TB / MDR TB Project

TB / MDR TB Project

Where are we working?

The TB project is involved in following countries :

  • China
  • Ethiopia
  • India
  • Indonesia
  • Kenya
  • Lesotho
  • Malawi 
  • Mozambique
  • Philippines
  • Russian Federation
  • South Africa
  • Swaziland
  • Uganda
  • Zambia

     The program will roll-out to selected TB high burden countries over the next years.

Course Content

The course runs over 4 days and covers the clinical aspects of disease (TB, TB/HIV and MDR-TB); disease management strategies (international and national policy) including infection control; patient care (in depth); and teaching methods. Participants commit themselves to training a further 10 nurses and 10 allied health workers and to target their training in order to address their most pressing challenges to improve the service offered to patients.

The course is designed to be participatory, encouraging discussion and problem-solving approaches. It is constantly being updated but the plan is to make it available as a training package by the middle of 2011. An interactive e-learning course on the care, prevention and management of tuberculosis and drug-resistant TB was launched in November 2010, which provides practical on-line tools to nurses and those involved in caring for patients, families and communities affected by TB.  The course is widely applicable for all settings, while also dealing with the challenges of providing care when resources are scarce and the workload is high.

It is very different from other courses in that it is designed for nurses by nurses taking into account the realities of their daily work. It is delivered by experienced nurses who are also skilled trainers.

Eli Lilly and Partners

Since 2003, Lilly has worked hand in hand with its partners to prevent multidrug-resistant tuberculosis (MDR-TB) from gaining ground and taking more lives. Now funded by the Eli Lilly and Company Foundation, the Lilly MDR-TB Partnership brings together government leaders, global health organizations, country-level healthcare providers, community and advocacy organizations and other stakeholders to increase the availability of quality-assured medicine used to treat MDR-TB, enhance education for healthcare professionals where the need is greatest, and raise awareness of the disease amongst communities most at risk.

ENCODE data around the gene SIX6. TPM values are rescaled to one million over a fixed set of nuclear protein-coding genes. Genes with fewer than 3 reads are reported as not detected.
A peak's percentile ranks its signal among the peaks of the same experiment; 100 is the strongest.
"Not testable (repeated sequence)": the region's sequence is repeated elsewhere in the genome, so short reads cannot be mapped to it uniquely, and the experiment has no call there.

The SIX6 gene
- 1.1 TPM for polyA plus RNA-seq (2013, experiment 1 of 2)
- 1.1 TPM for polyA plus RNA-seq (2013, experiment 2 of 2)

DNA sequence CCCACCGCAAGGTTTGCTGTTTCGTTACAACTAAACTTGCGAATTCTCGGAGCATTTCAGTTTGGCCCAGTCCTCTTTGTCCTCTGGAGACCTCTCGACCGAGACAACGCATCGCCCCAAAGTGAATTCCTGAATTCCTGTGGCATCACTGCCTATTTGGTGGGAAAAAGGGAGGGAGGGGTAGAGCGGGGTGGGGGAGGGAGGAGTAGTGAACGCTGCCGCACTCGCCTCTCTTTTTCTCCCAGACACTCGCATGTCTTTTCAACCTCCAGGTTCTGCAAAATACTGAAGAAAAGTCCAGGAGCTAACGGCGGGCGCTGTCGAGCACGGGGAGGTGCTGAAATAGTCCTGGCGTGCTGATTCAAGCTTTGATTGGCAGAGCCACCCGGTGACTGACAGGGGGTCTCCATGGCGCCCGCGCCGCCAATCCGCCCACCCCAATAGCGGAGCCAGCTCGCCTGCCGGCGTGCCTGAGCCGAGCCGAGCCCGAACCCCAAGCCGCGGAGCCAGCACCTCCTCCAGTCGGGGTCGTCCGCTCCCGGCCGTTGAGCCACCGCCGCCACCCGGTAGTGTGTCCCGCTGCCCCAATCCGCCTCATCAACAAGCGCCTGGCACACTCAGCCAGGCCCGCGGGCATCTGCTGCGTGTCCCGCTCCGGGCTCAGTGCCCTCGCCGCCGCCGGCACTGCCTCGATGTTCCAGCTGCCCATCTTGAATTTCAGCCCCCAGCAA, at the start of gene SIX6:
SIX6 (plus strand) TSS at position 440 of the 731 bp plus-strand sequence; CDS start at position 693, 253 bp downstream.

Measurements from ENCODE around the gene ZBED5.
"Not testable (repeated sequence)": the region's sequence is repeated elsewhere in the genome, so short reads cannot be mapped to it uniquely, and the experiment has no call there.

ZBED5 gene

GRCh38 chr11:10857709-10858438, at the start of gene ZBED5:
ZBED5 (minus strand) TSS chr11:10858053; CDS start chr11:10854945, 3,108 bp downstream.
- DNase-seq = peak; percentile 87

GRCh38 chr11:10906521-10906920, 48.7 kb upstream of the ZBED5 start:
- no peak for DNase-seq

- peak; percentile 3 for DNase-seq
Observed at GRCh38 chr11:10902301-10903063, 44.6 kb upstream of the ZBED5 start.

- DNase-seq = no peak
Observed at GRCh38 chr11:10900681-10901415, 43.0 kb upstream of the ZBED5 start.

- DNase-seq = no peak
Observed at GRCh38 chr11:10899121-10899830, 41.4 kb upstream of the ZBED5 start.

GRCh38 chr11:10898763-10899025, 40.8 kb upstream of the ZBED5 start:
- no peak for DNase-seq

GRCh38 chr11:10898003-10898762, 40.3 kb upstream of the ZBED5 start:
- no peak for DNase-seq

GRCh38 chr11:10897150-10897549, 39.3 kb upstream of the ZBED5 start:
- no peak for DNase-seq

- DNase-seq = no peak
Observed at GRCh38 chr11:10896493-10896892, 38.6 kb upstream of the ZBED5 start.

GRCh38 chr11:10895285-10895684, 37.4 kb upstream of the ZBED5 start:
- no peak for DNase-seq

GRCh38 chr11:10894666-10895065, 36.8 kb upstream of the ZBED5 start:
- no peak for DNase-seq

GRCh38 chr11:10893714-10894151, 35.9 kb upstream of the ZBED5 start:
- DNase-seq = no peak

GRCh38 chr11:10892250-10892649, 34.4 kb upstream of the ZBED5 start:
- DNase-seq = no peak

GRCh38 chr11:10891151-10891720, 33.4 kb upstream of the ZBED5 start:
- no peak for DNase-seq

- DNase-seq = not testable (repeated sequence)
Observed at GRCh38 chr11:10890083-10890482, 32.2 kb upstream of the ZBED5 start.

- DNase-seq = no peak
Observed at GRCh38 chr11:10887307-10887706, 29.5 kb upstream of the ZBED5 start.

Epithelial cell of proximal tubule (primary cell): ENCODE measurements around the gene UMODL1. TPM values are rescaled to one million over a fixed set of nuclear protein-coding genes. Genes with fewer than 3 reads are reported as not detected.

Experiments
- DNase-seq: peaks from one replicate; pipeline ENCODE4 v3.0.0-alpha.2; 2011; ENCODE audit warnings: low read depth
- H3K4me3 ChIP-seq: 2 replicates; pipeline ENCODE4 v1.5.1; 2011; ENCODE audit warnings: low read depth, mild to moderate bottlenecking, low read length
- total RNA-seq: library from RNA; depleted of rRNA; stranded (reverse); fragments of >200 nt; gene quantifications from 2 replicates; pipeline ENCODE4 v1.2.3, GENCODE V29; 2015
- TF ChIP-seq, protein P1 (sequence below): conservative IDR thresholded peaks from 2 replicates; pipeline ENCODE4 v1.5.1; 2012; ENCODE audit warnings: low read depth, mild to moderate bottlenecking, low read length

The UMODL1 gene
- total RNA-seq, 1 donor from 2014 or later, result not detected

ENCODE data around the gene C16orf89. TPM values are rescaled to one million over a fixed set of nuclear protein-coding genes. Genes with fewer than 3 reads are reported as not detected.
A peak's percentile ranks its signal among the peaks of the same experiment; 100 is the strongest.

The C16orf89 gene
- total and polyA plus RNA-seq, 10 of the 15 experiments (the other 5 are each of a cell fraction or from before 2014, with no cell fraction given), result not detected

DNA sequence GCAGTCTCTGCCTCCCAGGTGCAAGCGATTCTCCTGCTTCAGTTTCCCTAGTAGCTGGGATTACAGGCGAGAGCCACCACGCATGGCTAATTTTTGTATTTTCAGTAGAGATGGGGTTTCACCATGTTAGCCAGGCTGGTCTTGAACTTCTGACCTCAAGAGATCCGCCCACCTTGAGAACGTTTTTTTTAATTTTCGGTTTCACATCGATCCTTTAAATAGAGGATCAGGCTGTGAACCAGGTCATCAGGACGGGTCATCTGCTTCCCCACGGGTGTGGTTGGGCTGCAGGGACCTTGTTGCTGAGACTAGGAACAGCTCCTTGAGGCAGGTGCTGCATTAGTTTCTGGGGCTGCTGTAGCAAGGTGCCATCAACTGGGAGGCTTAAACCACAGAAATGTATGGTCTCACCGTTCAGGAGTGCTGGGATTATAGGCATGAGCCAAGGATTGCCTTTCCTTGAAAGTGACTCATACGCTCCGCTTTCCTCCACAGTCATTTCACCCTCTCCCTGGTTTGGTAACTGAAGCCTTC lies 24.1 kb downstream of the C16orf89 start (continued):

Zhao Hong

Additional Info

  • Country China
  • Project role NNA Contact
  • Job title Professor of school of nursing, Peking Union Medical College &

Carrie Tudor

Additional Info

  • Country UK
  • Project role Director of ICN TB Project
  • Job title Project Director
Vendredi, 13 Mars 2015 15:43

Healthcare workers are at an increased risk of TB in the workplace!

says Carrie Tudor, TB Project Director.

"It is estimated that healthcare workers have a two- to three-fold greater risk of developing TB than the general population – even in high-burdened settings.

As World TB Day is later this month, I would like for us all to be reminded of the risk and to do what we can to protect ourselves, our colleagues and our patients through practicing appropriate infection control and advocating for appropriate infection control measures in our workplaces.